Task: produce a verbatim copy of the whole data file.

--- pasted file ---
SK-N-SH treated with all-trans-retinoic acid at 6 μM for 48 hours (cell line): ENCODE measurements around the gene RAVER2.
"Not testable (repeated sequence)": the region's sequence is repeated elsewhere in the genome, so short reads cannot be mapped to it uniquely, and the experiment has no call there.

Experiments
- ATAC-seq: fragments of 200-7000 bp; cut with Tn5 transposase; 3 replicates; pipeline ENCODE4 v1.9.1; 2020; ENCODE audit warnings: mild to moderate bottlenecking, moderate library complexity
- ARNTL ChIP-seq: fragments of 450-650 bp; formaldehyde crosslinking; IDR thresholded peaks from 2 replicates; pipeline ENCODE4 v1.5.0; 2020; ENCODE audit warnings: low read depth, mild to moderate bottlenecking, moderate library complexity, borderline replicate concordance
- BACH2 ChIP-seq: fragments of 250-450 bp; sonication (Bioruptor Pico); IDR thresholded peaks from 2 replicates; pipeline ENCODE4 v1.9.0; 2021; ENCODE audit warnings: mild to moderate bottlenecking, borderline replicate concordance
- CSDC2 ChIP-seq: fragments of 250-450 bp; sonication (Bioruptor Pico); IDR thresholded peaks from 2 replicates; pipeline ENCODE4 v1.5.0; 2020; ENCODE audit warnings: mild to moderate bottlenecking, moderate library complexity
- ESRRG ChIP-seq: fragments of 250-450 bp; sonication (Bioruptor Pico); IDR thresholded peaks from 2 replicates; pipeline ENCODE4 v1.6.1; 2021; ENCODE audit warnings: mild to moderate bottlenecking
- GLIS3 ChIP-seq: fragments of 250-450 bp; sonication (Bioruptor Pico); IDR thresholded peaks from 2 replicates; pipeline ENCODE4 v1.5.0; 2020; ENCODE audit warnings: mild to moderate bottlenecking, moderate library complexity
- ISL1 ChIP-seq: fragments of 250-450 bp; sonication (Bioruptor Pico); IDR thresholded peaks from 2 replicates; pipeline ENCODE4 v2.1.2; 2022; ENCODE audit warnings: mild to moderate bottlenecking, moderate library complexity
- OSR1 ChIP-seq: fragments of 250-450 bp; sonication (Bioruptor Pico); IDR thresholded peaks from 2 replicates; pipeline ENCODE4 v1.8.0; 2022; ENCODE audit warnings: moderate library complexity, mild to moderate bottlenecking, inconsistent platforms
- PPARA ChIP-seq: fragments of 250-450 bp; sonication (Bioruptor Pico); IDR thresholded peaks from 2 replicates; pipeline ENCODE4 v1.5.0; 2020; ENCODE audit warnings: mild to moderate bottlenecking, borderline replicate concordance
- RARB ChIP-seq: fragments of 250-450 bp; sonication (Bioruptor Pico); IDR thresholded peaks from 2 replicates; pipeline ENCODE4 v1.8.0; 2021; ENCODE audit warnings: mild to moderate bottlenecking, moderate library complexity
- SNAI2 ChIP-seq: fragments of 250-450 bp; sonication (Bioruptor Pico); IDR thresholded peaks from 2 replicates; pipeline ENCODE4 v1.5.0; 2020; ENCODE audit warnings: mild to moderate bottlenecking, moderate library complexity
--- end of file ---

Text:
SK-N-SH treated with all-trans-retinoic acid at 6 μM for 48 hours (cell line): ENCODE measurements around the gene RAVER2.
"Not testable (repeated sequence)": the region's sequence is repeated elsewhere in the genome, so short reads cannot be mapped to it uniquely, and the experiment has no call there.

Experiments
- ATAC-seq: fragments of 200-7000 bp; cut with Tn5 transposase; 3 replicates; pipeline ENCODE4 v1.9.1; 2020; ENCODE audit warnings: mild to moderate bottlenecking, moderate library complexity
- ARNTL ChIP-seq: fragments of 450-650 bp; formaldehyde crosslinking; IDR thresholded peaks from 2 replicates; pipeline ENCODE4 v1.5.0; 2020; ENCODE audit warnings: low read depth, mild to moderate bottlenecking, moderate library complexity, borderline replicate concordance
- BACH2 ChIP-seq: fragments of 250-450 bp; sonication (Bioruptor Pico); IDR thresholded peaks from 2 replicates; pipeline ENCODE4 v1.9.0; 2021; ENCODE audit warnings: mild to moderate bottlenecking, borderline replicate concordance
- CSDC2 ChIP-seq: fragments of 250-450 bp; sonication (Bioruptor Pico); IDR thresholded peaks from 2 replicates; pipeline ENCODE4 v1.5.0; 2020; ENCODE audit warnings: mild to moderate bottlenecking, moderate library complexity
- ESRRG ChIP-seq: fragments of 250-450 bp; sonication (Bioruptor Pico); IDR thresholded peaks from 2 replicates; pipeline ENCODE4 v1.6.1; 2021; ENCODE audit warnings: mild to moderate bottlenecking
- GLIS3 ChIP-seq: fragments of 250-450 bp; sonication (Bioruptor Pico); IDR thresholded peaks from 2 replicates; pipeline ENCODE4 v1.5.0; 2020; ENCODE audit warnings: mild to moderate bottlenecking, moderate library complexity
- ISL1 ChIP-seq: fragments of 250-450 bp; sonication (Bioruptor Pico); IDR thresholded peaks from 2 replicates; pipeline ENCODE4 v2.1.2; 2022; ENCODE audit warnings: mild to moderate bottlenecking, moderate library complexity
- OSR1 ChIP-seq: fragments of 250-450 bp; sonication (Bioruptor Pico); IDR thresholded peaks from 2 replicates; pipeline ENCODE4 v1.8.0; 2022; ENCODE audit warnings: moderate library complexity, mild to moderate bottlenecking, inconsistent platforms
- PPARA ChIP-seq: fragments of 250-450 bp; sonication (Bioruptor Pico); IDR thresholded peaks from 2 replicates; pipeline ENCODE4 v1.5.0; 2020; ENCODE audit warnings: mild to moderate bottlenecking, borderline replicate concordance
- RARB ChIP-seq: fragments of 250-450 bp; sonication (Bioruptor Pico); IDR thresholded peaks from 2 replicates; pipeline ENCODE4 v1.8.0; 2021; ENCODE audit warnings: mild to moderate bottlenecking, moderate library complexity
- SNAI2 ChIP-seq: fragments of 250-450 bp; sonication (Bioruptor Pico); IDR thresholded peaks from 2 replicates; pipeline ENCODE4 v1.5.0; 2020; ENCODE audit warnings: mild to moderate bottlenecking, moderate library complexity